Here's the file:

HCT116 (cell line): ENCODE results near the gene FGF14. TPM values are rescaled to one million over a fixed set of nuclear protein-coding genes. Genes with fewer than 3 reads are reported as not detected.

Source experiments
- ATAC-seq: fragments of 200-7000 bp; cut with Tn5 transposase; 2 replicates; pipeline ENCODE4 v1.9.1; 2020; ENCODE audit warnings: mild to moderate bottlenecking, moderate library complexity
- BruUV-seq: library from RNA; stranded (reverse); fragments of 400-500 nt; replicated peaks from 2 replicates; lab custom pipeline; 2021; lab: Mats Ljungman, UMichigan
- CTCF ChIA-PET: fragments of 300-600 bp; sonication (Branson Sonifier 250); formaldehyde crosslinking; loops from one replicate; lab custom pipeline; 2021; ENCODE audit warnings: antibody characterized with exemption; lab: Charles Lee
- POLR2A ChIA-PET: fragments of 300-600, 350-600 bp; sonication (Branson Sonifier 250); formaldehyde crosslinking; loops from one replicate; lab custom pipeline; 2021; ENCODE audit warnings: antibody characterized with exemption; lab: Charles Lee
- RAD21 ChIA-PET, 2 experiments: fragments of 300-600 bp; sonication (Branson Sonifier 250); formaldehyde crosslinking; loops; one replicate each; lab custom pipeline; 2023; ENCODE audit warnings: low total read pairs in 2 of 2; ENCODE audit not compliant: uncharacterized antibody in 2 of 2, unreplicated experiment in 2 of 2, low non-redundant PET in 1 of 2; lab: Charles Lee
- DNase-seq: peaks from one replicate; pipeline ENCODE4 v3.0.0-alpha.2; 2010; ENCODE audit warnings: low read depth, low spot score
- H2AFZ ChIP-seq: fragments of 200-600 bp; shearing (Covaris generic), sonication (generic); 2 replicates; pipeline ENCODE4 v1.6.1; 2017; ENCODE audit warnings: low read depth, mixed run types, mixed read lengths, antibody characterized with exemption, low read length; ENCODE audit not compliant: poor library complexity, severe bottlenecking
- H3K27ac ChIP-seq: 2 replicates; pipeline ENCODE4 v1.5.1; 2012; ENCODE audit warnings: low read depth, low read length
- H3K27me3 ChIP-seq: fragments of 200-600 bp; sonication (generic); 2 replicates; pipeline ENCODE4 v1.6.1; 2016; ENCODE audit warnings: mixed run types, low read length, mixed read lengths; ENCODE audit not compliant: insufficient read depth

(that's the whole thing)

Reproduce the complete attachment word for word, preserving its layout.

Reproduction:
HCT116 (cell line): ENCODE results near the gene FGF14. TPM values are rescaled to one million over a fixed set of nuclear protein-coding genes. Genes with fewer than 3 reads are reported as not detected.

Source experiments
- ATAC-seq: fragments of 200-7000 bp; cut with Tn5 transposase; 2 replicates; pipeline ENCODE4 v1.9.1; 2020; ENCODE audit warnings: mild to moderate bottlenecking, moderate library complexity
- BruUV-seq: library from RNA; stranded (reverse); fragments of 400-500 nt; replicated peaks from 2 replicates; lab custom pipeline; 2021; lab: Mats Ljungman, UMichigan
- CTCF ChIA-PET: fragments of 300-600 bp; sonication (Branson Sonifier 250); formaldehyde crosslinking; loops from one replicate; lab custom pipeline; 2021; ENCODE audit warnings: antibody characterized with exemption; lab: Charles Lee
- POLR2A ChIA-PET: fragments of 300-600, 350-600 bp; sonication (Branson Sonifier 250); formaldehyde crosslinking; loops from one replicate; lab custom pipeline; 2021; ENCODE audit warnings: antibody characterized with exemption; lab: Charles Lee
- RAD21 ChIA-PET, 2 experiments: fragments of 300-600 bp; sonication (Branson Sonifier 250); formaldehyde crosslinking; loops; one replicate each; lab custom pipeline; 2023; ENCODE audit warnings: low total read pairs in 2 of 2; ENCODE audit not compliant: uncharacterized antibody in 2 of 2, unreplicated experiment in 2 of 2, low non-redundant PET in 1 of 2; lab: Charles Lee
- DNase-seq: peaks from one replicate; pipeline ENCODE4 v3.0.0-alpha.2; 2010; ENCODE audit warnings: low read depth, low spot score
- H2AFZ ChIP-seq: fragments of 200-600 bp; shearing (Covaris generic), sonication (generic); 2 replicates; pipeline ENCODE4 v1.6.1; 2017; ENCODE audit warnings: low read depth, mixed run types, mixed read lengths, antibody characterized with exemption, low read length; ENCODE audit not compliant: poor library complexity, severe bottlenecking
- H3K27ac ChIP-seq: 2 replicates; pipeline ENCODE4 v1.5.1; 2012; ENCODE audit warnings: low read depth, low read length
- H3K27me3 ChIP-seq: fragments of 200-600 bp; sonication (generic); 2 replicates; pipeline ENCODE4 v1.6.1; 2016; ENCODE audit warnings: mixed run types, low read length, mixed read lengths; ENCODE audit not compliant: insufficient read depth